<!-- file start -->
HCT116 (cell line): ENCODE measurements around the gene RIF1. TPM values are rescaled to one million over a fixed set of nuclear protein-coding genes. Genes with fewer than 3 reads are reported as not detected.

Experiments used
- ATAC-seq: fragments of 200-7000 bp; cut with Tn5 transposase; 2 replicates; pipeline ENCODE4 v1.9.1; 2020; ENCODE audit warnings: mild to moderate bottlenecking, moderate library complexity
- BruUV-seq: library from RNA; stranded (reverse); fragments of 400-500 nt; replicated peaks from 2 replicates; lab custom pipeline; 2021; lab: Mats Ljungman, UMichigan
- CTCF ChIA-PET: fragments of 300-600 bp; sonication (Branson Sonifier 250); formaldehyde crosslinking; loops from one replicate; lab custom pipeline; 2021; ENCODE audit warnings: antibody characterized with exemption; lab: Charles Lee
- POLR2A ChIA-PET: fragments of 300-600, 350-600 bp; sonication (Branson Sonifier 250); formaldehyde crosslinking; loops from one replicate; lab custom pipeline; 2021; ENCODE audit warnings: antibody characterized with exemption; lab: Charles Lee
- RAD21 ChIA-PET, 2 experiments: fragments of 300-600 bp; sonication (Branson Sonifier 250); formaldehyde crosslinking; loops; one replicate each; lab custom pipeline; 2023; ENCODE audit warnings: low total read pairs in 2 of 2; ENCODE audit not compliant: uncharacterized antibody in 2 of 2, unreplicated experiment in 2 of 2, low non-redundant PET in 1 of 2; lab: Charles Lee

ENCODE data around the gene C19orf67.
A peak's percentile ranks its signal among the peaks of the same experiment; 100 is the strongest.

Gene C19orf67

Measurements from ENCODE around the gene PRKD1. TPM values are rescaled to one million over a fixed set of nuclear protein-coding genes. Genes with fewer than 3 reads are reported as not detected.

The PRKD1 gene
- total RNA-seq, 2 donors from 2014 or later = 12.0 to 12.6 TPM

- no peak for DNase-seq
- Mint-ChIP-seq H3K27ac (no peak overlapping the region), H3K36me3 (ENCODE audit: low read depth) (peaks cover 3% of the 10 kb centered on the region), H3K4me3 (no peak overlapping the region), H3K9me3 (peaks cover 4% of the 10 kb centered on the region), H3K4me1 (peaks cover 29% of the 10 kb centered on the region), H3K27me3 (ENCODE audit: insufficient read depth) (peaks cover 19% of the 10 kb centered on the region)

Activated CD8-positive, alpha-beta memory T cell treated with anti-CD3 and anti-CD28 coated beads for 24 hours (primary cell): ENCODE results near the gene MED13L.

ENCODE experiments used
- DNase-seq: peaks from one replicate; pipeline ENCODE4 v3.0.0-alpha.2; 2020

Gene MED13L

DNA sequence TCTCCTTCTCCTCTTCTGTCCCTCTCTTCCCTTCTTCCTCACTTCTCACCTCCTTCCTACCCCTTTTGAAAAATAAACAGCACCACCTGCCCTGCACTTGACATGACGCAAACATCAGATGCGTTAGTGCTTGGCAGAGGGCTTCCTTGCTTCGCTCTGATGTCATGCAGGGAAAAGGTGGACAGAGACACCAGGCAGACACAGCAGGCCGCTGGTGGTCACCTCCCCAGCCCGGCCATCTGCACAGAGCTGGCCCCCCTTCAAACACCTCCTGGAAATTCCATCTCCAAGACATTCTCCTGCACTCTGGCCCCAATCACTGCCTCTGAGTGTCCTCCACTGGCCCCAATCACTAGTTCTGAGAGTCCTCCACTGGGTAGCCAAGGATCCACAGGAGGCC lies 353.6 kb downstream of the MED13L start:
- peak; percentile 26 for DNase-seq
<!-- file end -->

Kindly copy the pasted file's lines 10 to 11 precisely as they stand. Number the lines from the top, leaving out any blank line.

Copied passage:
Gene C19orf67

Measurements from ENCODE around the gene PRKD1. TPM values are rescaled to one million over a fixed set of nuclear protein-coding genes. Genes with fewer than 3 reads are reported as not detected.